Boxer and Feinstein push homeless vet relief

homeless-veterans-ptsd-videoCalifornia’s two U.S. Senators have thrown their weight behind new legislation meant to get California veterans off the streets.

Federal legislation

At the center of the proposals is the Department of Veterans Affairs’ Los Angeles campus, located on the west side of town near the 405 freeway. As the Los Angeles Times reported, a January legal settlement paved the way for the campus to pivot toward housing vets — and away from lease arrangements extended in the past to “corporations, the private Brentwood school and other non-government entities.”

Under the new regime envisioned by Sens. Dianne Feinstein and Barbara Boxer, the VA would receive the authority to “enter into leases with local governments and nonprofit groups to provide veterans with shelter supplemented by medical and other services,” according to the Times. As Southern California Public Radio noted, education and training were among the additional services anticipated.

In recent years, the VA has been wracked by scandals offending Republicans and Democrats alike, with blame cast at the Obama administration, Congress and the VA bureaucracy itself. Now, however, the VA has put its own stamp of approval on the new bill; according to SCPR, it offers the VA — currently mired in a multibillion-dollar funding shortfall and juggling unfinished projects — an opportunity to “create new housing in West L.A. much faster than the agency could on its own.” In a statement, SCPR noted, the VA asserted that passing the Feinstein-Boxer legislation would “greatly enhance” its “ability to end Veteran homelessness in Greater Los Angeles.”

L.A. Mayor Eric Garcetti has vowed to ensure all veterans are off the city’s streets by the end of this year. “In January, the mayor’s office announced 3,375 homeless veterans were housed in L.A. in 2014, and an estimated 3,154 homeless veterans remain on the street,” as the Los Angeles Daily News has observed.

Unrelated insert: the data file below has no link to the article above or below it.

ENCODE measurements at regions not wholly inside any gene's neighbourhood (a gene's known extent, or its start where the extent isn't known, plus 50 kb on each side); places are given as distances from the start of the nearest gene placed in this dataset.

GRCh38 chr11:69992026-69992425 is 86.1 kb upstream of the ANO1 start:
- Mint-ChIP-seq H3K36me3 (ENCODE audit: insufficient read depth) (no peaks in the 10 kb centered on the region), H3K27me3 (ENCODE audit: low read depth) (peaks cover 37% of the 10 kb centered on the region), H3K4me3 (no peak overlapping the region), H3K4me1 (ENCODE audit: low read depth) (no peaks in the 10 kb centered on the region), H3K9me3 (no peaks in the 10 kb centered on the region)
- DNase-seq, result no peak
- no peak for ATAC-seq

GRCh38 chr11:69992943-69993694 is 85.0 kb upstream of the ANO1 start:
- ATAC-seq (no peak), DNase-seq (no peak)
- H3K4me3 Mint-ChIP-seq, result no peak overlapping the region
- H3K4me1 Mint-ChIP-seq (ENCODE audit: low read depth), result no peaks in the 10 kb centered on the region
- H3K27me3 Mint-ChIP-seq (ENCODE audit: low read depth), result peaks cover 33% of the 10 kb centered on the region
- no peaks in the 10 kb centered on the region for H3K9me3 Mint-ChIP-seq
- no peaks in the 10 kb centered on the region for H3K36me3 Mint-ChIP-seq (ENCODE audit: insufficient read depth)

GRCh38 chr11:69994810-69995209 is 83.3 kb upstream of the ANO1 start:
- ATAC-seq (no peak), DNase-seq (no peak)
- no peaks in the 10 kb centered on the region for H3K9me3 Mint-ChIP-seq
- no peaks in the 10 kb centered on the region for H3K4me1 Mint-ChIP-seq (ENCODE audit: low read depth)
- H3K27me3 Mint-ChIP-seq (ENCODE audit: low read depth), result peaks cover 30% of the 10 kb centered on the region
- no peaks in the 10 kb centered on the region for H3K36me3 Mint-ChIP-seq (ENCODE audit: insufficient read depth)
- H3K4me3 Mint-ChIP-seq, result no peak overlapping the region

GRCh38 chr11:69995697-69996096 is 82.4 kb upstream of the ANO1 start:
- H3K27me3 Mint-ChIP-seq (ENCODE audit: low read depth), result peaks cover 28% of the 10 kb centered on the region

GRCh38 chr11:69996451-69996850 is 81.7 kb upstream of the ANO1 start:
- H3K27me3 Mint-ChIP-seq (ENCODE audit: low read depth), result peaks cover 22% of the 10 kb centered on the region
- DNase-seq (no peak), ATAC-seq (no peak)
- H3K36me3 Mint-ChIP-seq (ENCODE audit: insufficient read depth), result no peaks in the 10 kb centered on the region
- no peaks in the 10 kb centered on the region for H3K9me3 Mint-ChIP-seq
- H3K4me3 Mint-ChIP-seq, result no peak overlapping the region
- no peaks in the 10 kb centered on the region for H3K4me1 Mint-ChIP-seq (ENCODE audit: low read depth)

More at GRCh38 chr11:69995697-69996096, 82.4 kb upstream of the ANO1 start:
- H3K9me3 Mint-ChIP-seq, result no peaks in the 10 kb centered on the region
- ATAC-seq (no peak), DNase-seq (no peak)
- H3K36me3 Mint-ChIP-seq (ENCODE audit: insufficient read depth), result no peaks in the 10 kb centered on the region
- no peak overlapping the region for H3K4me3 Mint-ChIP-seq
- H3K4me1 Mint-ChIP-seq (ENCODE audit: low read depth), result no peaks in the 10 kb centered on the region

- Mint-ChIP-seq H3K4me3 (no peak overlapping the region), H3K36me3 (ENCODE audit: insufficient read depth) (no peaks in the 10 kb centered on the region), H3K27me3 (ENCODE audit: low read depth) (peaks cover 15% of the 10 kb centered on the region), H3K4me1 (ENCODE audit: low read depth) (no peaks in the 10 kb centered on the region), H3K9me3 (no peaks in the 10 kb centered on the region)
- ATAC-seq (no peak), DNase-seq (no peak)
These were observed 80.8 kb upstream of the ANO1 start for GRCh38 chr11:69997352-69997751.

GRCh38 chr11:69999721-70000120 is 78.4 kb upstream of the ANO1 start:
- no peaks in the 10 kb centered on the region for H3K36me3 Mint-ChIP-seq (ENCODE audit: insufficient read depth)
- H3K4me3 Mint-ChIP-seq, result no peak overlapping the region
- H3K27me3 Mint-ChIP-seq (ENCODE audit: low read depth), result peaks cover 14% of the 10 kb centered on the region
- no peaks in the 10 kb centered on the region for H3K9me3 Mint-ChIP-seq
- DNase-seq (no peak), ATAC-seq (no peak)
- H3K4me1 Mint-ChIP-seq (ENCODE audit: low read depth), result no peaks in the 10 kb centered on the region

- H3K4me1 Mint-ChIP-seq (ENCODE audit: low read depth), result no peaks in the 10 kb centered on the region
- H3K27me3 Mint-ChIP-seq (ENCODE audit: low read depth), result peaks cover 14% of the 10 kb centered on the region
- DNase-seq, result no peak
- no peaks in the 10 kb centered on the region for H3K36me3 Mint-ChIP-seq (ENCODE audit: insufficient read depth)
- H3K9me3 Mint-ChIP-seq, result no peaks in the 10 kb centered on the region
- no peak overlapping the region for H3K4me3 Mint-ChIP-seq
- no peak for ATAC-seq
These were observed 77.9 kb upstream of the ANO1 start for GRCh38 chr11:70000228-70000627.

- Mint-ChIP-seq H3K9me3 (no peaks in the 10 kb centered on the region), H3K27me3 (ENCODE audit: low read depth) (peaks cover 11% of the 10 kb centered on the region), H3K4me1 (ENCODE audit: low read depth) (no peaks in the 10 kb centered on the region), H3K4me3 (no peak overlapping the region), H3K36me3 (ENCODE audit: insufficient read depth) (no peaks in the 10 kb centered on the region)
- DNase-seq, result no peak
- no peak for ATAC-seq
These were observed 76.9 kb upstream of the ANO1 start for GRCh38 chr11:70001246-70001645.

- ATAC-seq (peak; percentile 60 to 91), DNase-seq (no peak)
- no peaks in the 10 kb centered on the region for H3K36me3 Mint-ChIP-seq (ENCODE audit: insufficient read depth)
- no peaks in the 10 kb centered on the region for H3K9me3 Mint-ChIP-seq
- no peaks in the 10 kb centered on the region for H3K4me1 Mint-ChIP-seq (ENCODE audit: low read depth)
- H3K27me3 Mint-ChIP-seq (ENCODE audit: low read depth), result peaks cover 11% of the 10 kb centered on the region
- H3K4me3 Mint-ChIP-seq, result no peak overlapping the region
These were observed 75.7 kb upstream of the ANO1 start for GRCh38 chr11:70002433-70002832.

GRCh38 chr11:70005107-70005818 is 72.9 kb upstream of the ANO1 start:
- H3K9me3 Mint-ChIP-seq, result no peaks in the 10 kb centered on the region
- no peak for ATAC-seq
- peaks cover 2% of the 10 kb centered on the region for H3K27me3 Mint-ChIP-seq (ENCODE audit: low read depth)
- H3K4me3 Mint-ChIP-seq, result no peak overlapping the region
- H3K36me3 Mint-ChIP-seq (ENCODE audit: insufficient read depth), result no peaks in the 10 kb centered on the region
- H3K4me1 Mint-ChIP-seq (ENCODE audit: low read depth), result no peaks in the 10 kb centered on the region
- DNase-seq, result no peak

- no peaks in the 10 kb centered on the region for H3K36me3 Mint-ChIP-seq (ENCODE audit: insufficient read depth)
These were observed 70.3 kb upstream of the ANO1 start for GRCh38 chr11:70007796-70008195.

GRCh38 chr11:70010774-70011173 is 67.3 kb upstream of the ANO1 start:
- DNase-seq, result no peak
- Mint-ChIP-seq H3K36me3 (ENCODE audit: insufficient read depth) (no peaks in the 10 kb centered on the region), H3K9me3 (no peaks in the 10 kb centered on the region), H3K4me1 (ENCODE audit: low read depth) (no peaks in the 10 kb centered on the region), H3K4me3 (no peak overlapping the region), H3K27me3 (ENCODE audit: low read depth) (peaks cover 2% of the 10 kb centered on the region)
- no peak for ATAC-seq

Housing battles

California has recently become emblematic of increasing rates of homelessness in major urban areas, as the two Senators, along with Rep. Ted Lieu, D-Torrance, noted in their letter to the chairmen and ranking members of the House and Senate Veterans’ Affairs committees. “There is a critical need for long-term supportive housing on the West Los Angeles campus, and enhanced use leases would allow the department to work with community and state organizations toward the goal of ending veteran homelessness in Los Angeles,” they wrote, according to the Daily News. “As you may be aware, Los Angeles is home to the largest population of homeless veterans in the country, which is simply unacceptable.”

From Downtown to westside neighborhoods such as Venice, altercations involving homeless persons and police — sometimes resulting in death — have made headlines in Los Angeles. Recently, in San Pedro, controversy erupted over the appearance of small wheeled shacks designed to supply the homeless with shelter that could evade permitting regulations. L.A. City Councilman Joe Buscaino warned “that the city needs more permanent housing” instead of structures that would “ultimately become nuisances,” the Times reported.

In addition to the situation in Los Angeles, events unfolding in other Southland locales have also attracted attention. This month, formerly homeless veterans in Huntington Beach pressed ahead with a lawsuit challenging construction regulations they claim adversely affect prospects for housing. “The litigation comes in response to the Huntington Beach City Council on May 4 adopting an amendment that blocks the development of affordable housing in the Beach-Edinger Corridor,” as the OC Weekly reported. “The veterans, commission and their lawyers contend the Beach-Edinger Corridor Specific Plan is in direct conflict with the city’s own General Plan Housing Element, which was approved by the California Department of Housing and Community Development in 2013.”

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